A 55-square-mile expanse in the Atlantic Ocean prized by anglers and charter boat companies would be off limits to recreational fishing for some of the most popular species under a research proposal that has aroused concern along the South Shore.
“I don’t like being shut out of any place, especially the open ocean,” said Rick McAndrews, a Carver resident who regularly fishes out of Duxbury. “This is an excellent area.”
The zone is part of 342 square miles that would become a “dedicated habitat research area’’ under the plan being considered by the New England Fishery Management Council, which makes recommendations for the region’s waters under federal control.
Commercial fishing boats are already barred from catching groundfish in the proposed closure area.
‘This is where we fish. It’s almostlike saying we are going to shutdown Kenmore Square to studythe impact of college students onthe environment.’
The groundfish category, covering species that spend most of their time at or near the seabed, includes cod, flounder, haddock, and pollock. The proposal would extend the groundfish restriction to charter vessels and personal boats used by recreational anglers.
The rules would not prohibit fishing for other species, which in the proposed area would consist mainly of bluefin tuna and sharks. But groundfish species are the main draw for most recreational fishermen.
“We have a limited base of customers, and they want to fish for groundfish,” said Richard Antonino, a charter boat captain from Plymouth.
“When I talk to people about fishing in New England, they think about . . . cod, predominantly, and then other groundfish. If they can’t fish here for groundfish, they won’t come to fish for anything else.”
The proposed restrictions, which have the backing of sanctuary officials, is intended to enable researchers to study groundfish and their habitats in an area where fishing is not part of the equation. Recreational fishing is allowed in other areas closed to commercial fishing.
“The real question is, does having areas where you don’t take any groundfish result in more groundfish production than you can expect in other areas?” said Michelle Bachman, chairwoman of the management council’s habitat plan-development team.
“The problem the council and the fishermen are facing in this region now is a very low abundance of some of these groundfish species, so it’s in everyone’s interest to figure out ways we can increase the numbers,” she said.
But many in the region’s active recreational fishing community question why the council would select this area.
“I have no idea how they came to think closing this area would achieve their goal, if they have a goal,” said Stewart Rosen, a recreational fisherman from Scituate. He said the targeted area is “where all of us fish . . . because it’s the only place there is fish.”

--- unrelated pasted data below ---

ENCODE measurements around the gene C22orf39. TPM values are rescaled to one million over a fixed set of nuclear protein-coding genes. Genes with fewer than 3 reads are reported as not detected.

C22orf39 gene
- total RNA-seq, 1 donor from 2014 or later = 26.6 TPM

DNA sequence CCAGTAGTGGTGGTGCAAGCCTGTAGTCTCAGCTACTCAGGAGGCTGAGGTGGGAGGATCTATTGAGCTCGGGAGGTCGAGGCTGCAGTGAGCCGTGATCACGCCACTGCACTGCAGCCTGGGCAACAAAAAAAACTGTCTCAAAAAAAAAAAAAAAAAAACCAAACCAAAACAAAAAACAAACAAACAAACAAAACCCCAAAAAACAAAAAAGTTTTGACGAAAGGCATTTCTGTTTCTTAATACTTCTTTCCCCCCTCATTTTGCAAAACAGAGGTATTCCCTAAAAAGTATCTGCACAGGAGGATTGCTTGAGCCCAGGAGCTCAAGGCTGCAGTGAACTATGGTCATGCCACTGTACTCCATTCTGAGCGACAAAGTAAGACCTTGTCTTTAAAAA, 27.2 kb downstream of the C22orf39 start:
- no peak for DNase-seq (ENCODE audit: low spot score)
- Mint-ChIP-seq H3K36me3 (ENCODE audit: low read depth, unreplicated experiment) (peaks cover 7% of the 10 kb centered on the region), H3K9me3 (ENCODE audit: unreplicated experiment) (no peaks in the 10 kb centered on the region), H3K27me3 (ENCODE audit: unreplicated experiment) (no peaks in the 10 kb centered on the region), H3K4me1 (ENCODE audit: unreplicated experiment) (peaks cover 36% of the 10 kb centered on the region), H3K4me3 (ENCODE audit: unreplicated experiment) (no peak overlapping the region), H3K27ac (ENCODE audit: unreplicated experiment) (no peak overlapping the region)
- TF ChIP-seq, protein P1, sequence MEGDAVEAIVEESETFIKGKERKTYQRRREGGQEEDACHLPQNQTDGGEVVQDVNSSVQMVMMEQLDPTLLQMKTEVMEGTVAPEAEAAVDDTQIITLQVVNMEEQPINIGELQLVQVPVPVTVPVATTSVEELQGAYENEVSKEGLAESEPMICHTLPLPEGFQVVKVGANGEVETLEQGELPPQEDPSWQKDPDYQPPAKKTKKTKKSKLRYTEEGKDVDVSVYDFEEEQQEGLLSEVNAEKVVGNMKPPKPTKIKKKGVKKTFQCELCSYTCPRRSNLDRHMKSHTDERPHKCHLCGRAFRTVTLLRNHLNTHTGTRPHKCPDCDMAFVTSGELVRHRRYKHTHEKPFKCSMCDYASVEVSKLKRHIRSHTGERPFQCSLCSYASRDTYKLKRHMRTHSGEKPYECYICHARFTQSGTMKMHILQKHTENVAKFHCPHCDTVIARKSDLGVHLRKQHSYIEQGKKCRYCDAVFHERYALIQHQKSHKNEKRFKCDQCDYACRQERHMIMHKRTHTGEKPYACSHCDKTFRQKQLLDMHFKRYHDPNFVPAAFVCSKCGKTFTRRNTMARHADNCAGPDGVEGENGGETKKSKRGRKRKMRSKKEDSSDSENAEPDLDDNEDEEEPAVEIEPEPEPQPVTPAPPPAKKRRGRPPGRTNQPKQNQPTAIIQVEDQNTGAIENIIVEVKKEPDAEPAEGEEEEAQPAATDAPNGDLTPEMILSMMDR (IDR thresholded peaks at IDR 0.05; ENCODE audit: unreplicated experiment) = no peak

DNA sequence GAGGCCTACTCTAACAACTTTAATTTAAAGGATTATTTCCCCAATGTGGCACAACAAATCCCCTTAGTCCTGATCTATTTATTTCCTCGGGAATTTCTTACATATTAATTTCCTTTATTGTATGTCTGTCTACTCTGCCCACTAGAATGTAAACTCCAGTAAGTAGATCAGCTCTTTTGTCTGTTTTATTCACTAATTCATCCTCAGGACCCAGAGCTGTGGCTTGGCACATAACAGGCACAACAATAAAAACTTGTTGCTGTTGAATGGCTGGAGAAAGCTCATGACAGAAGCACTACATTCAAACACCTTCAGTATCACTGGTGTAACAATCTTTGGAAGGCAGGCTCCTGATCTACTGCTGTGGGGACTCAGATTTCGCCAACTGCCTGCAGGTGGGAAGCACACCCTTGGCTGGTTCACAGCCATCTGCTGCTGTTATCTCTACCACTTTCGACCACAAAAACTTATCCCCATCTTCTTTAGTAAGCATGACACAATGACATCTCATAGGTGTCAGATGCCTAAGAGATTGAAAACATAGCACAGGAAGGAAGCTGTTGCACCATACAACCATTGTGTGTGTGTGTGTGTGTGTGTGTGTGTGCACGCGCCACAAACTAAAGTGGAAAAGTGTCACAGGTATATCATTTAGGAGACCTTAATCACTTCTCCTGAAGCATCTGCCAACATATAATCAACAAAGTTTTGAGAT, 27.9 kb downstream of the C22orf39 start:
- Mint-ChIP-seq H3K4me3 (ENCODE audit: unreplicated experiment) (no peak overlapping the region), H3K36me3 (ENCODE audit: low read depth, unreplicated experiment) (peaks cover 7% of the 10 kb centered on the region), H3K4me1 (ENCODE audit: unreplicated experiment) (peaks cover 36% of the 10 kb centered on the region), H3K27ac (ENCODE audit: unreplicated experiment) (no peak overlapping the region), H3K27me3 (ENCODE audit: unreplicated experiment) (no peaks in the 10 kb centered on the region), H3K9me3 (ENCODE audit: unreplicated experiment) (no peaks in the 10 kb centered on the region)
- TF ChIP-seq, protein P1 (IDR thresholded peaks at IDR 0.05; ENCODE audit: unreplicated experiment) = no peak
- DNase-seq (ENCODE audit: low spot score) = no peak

Peter Belsan, owner of Belsan Bait and Tackle in Scituate, said: “I’ve been fishing since I was a kid and I think it’s wrong what they are trying to do — taking away fishing from people who have worked hard and made this community commercially and recreationally a nice little fishing seaside town.”
Charter boat captains have been particularly vocal in condemning the plan.
Marshfield resident Steven James, president of the Stellwagen Bank Charter Boat Association, said the closure zone is an area “that is absolutely critical to the charter boat guys and . . . to the recreational guys. This is where we fish. It’s almost like saying we are going to shut down Kenmore Square to study the impact of college students on the environment.”
More than 100 people attended a recent Marshfield meeting organized by the association to discuss the proposal, said James, a charter boat owner and commercial fisherman who has long been involved with fisheries management issues.
Charter boat captains are “very, very concerned about being put out of business,” said James, noting that under the proposal, boats might have to travel another 30 miles round trip to catch fish — on top of the 50 to 60 miles they currently travel.
Bachman said the council will include economic and social effects when assessing the proposal.
She observed, though, that the closure area “was intended to encompass where people are fishing now” in order for the research study’s results to be meaningful.
“And given that these fish don’t stay still, the size of the area was the minimum necessary’’ for a proper evaluation, she added.
The plan is expected to be part of a package of habitat management changes that the council is to formally propose next month. Public hearings are planned for late winter, and the council would then forward the package with any revisions to the National Marine Fisheries Service to consider.
The fishing area’s closure would take effect late next year or early in 2015, then expire after three years, although it could be renewed, officials said.
Antonino, whose boat is based at Green Harbor in Marshfield, said charter boats were already hard hit by 2011 federal fishing rules that resulted in large commercial boats catching most of the fish closer to shore. Recreational boats that previously found ample fish 16 miles or so offshore have had to travel farther to find fish, he said, prompting them to make greater use of the proposed closure area.
The charter boat industry “really depends on that area for their catches, for our customers. Right now, there’s no commercial pressure in that area,” he said.
Mike Connolly, manager of Green Harbor Marina, said the fishing area’s closure would hurt the entire coastal economy, including marinas, which were already suffering in the recession.
“Not only us,’’ he said, “but all coastal businesses — restaurants, bait shops, pretty much everyone down around here depend on these fishermen to be around, and buzzing around these boats.’’